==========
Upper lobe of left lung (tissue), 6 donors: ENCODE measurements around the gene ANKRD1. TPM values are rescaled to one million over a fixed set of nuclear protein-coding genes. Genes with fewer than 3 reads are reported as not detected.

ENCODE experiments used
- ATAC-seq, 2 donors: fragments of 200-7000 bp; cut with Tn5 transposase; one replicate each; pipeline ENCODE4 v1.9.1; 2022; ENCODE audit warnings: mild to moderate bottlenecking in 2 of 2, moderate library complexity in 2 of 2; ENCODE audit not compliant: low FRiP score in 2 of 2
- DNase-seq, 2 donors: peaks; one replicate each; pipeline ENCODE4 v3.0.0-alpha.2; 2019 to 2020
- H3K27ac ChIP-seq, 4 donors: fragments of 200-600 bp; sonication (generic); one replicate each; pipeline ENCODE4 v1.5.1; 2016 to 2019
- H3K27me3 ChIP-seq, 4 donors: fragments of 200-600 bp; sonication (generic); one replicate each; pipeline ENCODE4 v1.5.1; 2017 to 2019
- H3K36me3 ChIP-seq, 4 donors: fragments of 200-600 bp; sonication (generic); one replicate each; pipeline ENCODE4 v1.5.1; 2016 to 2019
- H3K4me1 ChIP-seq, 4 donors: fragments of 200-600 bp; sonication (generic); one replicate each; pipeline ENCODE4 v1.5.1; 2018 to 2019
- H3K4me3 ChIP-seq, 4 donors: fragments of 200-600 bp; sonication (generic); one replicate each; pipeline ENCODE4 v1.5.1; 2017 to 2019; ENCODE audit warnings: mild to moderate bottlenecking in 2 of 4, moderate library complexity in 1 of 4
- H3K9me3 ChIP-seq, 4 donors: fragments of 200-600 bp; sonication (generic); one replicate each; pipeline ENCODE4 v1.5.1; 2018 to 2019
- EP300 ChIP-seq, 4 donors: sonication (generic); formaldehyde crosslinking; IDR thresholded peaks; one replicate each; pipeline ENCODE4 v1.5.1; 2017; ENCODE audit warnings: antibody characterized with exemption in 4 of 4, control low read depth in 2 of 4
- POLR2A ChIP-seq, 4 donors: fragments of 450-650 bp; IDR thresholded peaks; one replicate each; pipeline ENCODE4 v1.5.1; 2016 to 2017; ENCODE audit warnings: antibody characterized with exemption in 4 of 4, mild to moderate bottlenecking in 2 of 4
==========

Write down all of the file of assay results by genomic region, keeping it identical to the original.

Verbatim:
Upper lobe of left lung (tissue), 6 donors: ENCODE measurements around the gene ANKRD1. TPM values are rescaled to one million over a fixed set of nuclear protein-coding genes. Genes with fewer than 3 reads are reported as not detected.

ENCODE experiments used
- ATAC-seq, 2 donors: fragments of 200-7000 bp; cut with Tn5 transposase; one replicate each; pipeline ENCODE4 v1.9.1; 2022; ENCODE audit warnings: mild to moderate bottlenecking in 2 of 2, moderate library complexity in 2 of 2; ENCODE audit not compliant: low FRiP score in 2 of 2
- DNase-seq, 2 donors: peaks; one replicate each; pipeline ENCODE4 v3.0.0-alpha.2; 2019 to 2020
- H3K27ac ChIP-seq, 4 donors: fragments of 200-600 bp; sonication (generic); one replicate each; pipeline ENCODE4 v1.5.1; 2016 to 2019
- H3K27me3 ChIP-seq, 4 donors: fragments of 200-600 bp; sonication (generic); one replicate each; pipeline ENCODE4 v1.5.1; 2017 to 2019
- H3K36me3 ChIP-seq, 4 donors: fragments of 200-600 bp; sonication (generic); one replicate each; pipeline ENCODE4 v1.5.1; 2016 to 2019
- H3K4me1 ChIP-seq, 4 donors: fragments of 200-600 bp; sonication (generic); one replicate each; pipeline ENCODE4 v1.5.1; 2018 to 2019
- H3K4me3 ChIP-seq, 4 donors: fragments of 200-600 bp; sonication (generic); one replicate each; pipeline ENCODE4 v1.5.1; 2017 to 2019; ENCODE audit warnings: mild to moderate bottlenecking in 2 of 4, moderate library complexity in 1 of 4
- H3K9me3 ChIP-seq, 4 donors: fragments of 200-600 bp; sonication (generic); one replicate each; pipeline ENCODE4 v1.5.1; 2018 to 2019
- EP300 ChIP-seq, 4 donors: sonication (generic); formaldehyde crosslinking; IDR thresholded peaks; one replicate each; pipeline ENCODE4 v1.5.1; 2017; ENCODE audit warnings: antibody characterized with exemption in 4 of 4, control low read depth in 2 of 4
- POLR2A ChIP-seq, 4 donors: fragments of 450-650 bp; IDR thresholded peaks; one replicate each; pipeline ENCODE4 v1.5.1; 2016 to 2017; ENCODE audit warnings: antibody characterized with exemption in 4 of 4, mild to moderate bottlenecking in 2 of 4